We applaud the ESFA for reinforcing this week in their ‘weekly update to providers about the contractual requirement to give the ESFA 12 weeks’ notice, of any notice of intended, or proposed change of control / ownership of the contractor. Please refer to the relevant Change in Control/Change in Ownership (or equivalent) clauses within your respective contracts and funding agreements with the ESFA.
Under section 9 of the ESFA’s Apprenticeship Agreement for Training Providers, Spring 2020, Version 1.0, it informs:
9.1 – The Training Provider shall not without the prior written consent of the ESFA assign, novate or otherwise dispose of or deal in any other manner with (including by means of a change in ownership of the Training Provider) any or all of its rights, obligations or liabilities under this Agreement.
9.3 – The Training Provider will inform the ESFA as soon as reasonably practicable and, in any event 12 weeks before, any Change of Control of the Training Provider takes effect unless to do so would put the Training Provider in breach of the Law. If that is the case the Training Provider will inform the ESFA of the Change of Control within 10 Working Days of it becoming lawful to do so.
9.4 – The ESFA reserves the right to take whatever action it deems necessary, including but not limited to terminating the Agreement in accordance with Clause 24.2 (Termination) if it considers in its absolute discretion that any, or any proposed, assignment, novation, disposal or other dealing, including any Change of Control and / or of name of the Training Provider, may or would:
- 9.4.1 – put public funds at risk,
- 9.4.2 – put at risk the delivery of Training to Apprentices, and / or
- 9.4.3 – the ESFA has any other material concerns about the proposed assignment, novation, disposal or other dealing.
All parties need to do thorough due diligence against all elements of what is being acquired, always ensure you appoint a Solicitor who understands the market that is being operated in, as well as accountants that understand the market (ESFA). Through this it will become apparent that the acquirer must understand that the seller must notify the ESFA 12 weeks prior to any change, and that the ESFA approves the transfer of their contract, as per Regulation 72 of The Public Contracts Regulations 2015 which informs under 72 (d):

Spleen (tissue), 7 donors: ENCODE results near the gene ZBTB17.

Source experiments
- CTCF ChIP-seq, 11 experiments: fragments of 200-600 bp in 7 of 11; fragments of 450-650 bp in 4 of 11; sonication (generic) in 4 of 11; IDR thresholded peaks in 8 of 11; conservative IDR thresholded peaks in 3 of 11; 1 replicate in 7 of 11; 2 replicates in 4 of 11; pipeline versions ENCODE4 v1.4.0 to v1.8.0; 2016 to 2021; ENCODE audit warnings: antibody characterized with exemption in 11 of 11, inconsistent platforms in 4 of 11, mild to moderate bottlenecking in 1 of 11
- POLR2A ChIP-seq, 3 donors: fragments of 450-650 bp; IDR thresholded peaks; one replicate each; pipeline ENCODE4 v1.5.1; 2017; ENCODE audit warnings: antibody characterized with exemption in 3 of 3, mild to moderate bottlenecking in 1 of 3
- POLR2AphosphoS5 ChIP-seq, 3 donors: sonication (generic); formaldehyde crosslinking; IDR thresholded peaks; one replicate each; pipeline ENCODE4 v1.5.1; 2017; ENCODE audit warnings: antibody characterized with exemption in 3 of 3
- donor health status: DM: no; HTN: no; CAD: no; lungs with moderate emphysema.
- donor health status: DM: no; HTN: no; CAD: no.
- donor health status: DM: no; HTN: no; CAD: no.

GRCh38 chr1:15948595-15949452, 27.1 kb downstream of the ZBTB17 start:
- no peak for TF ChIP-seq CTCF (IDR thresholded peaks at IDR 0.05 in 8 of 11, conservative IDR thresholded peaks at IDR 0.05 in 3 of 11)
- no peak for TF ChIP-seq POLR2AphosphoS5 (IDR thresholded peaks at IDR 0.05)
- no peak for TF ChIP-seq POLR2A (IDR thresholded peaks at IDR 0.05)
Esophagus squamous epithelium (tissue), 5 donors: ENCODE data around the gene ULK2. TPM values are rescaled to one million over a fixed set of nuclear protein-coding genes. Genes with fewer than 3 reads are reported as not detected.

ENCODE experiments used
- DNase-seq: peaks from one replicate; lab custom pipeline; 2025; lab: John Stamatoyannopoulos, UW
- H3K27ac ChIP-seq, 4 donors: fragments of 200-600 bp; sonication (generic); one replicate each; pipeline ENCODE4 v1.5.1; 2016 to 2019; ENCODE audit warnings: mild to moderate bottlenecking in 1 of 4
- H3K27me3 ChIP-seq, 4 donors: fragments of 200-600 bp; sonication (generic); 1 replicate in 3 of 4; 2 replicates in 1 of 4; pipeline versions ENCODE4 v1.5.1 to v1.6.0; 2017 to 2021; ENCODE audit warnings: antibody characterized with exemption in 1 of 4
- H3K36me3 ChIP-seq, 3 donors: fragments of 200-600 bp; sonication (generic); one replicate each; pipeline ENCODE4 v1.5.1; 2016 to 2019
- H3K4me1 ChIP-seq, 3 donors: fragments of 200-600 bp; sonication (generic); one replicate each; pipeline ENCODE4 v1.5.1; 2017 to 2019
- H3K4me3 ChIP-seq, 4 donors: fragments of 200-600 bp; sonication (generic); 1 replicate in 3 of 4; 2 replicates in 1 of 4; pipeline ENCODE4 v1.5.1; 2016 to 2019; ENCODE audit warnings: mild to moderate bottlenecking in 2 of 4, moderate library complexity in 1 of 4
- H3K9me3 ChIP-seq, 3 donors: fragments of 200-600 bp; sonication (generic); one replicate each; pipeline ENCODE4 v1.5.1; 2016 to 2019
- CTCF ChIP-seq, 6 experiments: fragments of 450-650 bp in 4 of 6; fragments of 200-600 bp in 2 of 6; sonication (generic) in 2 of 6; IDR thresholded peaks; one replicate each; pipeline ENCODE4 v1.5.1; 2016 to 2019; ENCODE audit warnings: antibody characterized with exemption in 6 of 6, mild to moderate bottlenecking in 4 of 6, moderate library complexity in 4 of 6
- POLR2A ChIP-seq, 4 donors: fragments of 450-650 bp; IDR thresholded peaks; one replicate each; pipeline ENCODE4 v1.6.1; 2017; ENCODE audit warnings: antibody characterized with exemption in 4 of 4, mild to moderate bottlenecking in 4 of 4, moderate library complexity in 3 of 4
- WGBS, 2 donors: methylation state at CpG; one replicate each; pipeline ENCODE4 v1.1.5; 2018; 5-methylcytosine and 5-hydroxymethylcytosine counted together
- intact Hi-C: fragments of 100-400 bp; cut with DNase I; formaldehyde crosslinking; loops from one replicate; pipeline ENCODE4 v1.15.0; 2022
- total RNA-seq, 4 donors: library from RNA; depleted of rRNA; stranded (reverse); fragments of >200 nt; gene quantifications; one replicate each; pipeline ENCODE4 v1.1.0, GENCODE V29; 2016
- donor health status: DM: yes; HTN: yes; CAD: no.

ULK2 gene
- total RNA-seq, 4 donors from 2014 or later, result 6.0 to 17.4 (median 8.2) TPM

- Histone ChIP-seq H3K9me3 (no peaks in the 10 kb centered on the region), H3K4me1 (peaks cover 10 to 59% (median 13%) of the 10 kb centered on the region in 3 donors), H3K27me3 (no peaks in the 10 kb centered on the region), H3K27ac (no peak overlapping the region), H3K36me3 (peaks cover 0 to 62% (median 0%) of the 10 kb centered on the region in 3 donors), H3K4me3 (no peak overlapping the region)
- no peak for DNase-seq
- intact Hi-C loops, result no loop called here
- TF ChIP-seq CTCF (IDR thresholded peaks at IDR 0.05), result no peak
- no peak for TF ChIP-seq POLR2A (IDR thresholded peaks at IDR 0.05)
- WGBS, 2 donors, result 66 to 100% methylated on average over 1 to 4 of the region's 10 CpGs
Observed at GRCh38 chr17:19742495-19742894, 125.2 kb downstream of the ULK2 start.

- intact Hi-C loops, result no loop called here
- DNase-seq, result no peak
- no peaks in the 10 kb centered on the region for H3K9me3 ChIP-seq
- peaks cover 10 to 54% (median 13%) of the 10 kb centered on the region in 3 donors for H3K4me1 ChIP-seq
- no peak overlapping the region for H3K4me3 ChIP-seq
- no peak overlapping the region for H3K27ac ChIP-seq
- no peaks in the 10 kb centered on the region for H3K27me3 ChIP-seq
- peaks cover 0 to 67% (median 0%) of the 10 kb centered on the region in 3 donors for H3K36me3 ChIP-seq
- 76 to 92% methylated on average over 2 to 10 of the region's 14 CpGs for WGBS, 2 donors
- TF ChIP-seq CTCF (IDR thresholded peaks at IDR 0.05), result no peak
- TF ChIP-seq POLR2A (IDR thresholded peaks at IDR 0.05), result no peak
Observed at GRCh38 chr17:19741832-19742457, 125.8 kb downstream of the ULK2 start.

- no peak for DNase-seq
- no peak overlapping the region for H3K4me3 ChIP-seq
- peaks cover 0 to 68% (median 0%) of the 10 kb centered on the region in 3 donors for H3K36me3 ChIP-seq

where a new contractor replaces the one to which the contracting authority had initially awarded the contract as a consequence of —
- (i)an unequivocal review clause or option in conformity with sub-paragraph (a), or
- (ii)universal or partial succession into the position of the initial contractor, following corporate restructuring, including takeover, merger, acquisition or insolvency, of another economic operator that fulfils the criteria for qualitative selection initially established, provided that this does not entail other substantial modifications to the contract and is not aimed at circumventing the application of this Part…………
Furthermore, Promote-Ed has been contacted by numerous providers over the past few months concerning issues between the ESFA and providers which concerns change of control. The change of control provisions do not simply relate to a change of 51% of the change of the shareholding of the company but incorporates 8 provisions where a provider either has to seek approval which includes a change of name of the provider.
My Friday question for any organisation / person looking to acquire a provider is –
- The RoATP is currently closed and there might be a new register released with a different approach to Conditions of Acceptance as well as some or all providers having to re-apply. Why not wait until the new register is open and understand what the new vision might be and to understand any new approaches that might be in the new Conditions, thereby saving your money to fully understand the full due diligence of the new ESFA approach and requirements.
I have always been told that there is ‘good business and bad business’, it is my view that acquiring a provider in the current situation where the RoATP is closed and possibly a new approach to the conditions, makes for bad business. I am saying this for the majority of people that are looking to enter the market, this is of course not the same for a going concern looking to merge or are in the process of merging or acquiring another going concern.
Patrick Tucker, Promote-Ed